Marcello Capra (Ministry of Economic Development) gave an overview of the Italian NECP, its objectives and main challenges. He focused on the technological aspects and on the Italian commitment in international collaboration in research (both at EU and global level), stressing the importance of investments in technology deployment. Alessandro Carettoni (Ministry of the Environment) explained the Italian policy context and the intense collaboration between the Ministry of Economic Development and the Ministry of the Environment, with the involvement of scientific institutions and agencies (GSE, RSE, ISPRA, ENEA), in the preparation of the NECP, collaboration that is being continued for the preparation of the LTCS. He also lamented the lack of synchronization between LTS and NECP, and between these and the national plan on Air quality, which translate often in a lack of policy coherence. Alberto Gelmini (RSE) illustrated the scenario work done for the NECP, focusing on power generation from renewables, on the implications for grid stability of a 55% RES share in 2030, and on the investments (in power storage and transmission lines) needed to ensure stability. He also discussed work done for Italy on 2050 scenarios consistent with 2°C and 1.5°C, and the role of technologies like CCS, power to X (gas, liquids or hydrogen) in achieving close to net zero GHG emissions. Matteo Gianni (GSE) discussed the management and monitoring of support schemes for the development of renewables and energy efficiency, illustrating the evolution of RES in Italy since 2009 and of the policies put in place or planned. He also dealt with the development perspectives of specific RES technology groups in the various sectors over the medium term.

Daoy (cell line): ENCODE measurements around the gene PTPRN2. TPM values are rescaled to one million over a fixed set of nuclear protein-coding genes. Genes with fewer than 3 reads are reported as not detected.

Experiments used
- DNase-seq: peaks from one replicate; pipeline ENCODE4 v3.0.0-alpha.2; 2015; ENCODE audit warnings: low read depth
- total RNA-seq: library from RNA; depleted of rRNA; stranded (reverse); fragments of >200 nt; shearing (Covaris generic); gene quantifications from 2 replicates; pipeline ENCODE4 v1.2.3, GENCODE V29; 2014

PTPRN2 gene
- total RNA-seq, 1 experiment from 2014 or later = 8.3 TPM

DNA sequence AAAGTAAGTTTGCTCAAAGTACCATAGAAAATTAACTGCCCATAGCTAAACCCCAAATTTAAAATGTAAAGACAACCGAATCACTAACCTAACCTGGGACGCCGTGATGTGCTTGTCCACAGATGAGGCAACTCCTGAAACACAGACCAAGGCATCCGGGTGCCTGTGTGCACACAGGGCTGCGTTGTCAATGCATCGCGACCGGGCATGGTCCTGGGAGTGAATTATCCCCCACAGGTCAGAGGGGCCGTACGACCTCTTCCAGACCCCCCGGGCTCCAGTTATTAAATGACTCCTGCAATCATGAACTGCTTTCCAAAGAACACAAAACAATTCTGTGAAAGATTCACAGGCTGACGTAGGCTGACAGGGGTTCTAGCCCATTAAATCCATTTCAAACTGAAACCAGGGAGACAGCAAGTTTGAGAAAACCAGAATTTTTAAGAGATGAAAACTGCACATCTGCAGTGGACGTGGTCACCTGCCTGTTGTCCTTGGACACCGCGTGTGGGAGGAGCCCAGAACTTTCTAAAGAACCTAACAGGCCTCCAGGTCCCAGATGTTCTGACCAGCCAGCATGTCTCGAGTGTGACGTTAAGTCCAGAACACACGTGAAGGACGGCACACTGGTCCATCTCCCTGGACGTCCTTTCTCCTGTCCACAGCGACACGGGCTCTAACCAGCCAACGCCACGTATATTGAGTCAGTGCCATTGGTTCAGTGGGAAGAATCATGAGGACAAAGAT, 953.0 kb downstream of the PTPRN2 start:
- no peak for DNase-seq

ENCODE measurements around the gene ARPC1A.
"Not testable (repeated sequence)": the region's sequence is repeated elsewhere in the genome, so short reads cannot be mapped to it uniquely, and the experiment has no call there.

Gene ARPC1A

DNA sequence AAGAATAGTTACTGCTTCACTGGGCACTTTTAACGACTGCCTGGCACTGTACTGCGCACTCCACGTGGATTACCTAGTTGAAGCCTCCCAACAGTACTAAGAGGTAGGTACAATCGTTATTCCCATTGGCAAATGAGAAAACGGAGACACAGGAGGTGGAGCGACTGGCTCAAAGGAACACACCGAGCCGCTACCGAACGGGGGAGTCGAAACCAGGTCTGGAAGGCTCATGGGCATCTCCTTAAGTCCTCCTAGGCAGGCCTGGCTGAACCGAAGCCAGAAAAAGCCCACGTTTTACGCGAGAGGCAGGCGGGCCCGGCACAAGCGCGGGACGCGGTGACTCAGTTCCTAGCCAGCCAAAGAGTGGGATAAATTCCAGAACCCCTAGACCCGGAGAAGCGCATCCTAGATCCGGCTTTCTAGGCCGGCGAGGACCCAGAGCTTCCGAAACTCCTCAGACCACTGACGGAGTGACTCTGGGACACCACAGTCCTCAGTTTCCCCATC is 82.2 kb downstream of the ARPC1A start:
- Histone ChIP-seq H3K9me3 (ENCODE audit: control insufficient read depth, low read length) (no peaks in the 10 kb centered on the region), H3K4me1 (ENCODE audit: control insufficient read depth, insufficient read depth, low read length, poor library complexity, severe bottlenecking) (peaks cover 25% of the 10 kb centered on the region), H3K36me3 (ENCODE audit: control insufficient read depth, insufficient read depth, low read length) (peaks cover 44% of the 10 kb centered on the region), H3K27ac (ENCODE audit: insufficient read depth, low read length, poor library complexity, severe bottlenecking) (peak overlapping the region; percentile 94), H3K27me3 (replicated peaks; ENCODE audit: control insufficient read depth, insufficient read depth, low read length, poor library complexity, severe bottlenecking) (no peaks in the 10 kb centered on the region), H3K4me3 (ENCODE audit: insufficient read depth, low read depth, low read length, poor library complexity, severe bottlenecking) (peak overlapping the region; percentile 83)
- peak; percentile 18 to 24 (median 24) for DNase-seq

Oliver Sartor (IDDRI) gave an overview of the European Commission’s Long-term vision on GHG neutrality (“A clean Planet for all”) and the analysis of specific pathways, comparing that analysis with the French National Strategy of carbon neutrality by 2050: main differences across the two long term views concern the role of agriculture, biomass, nuclear and CC(U)S. While nuclear will remain a strong component of the French decarbonization strategy, sectors like agriculture, manufacturing and waste management present limited potential which might be compensated by carbon sinks (forestry, soils) and carbon sequestration in achieving the long term goal. Both French and EC strategies count on an increase in renewables, electrification of final energy uses and energy efficiency in all sectors, exploiting the circular economy, transforming process technologies, and changing behavior.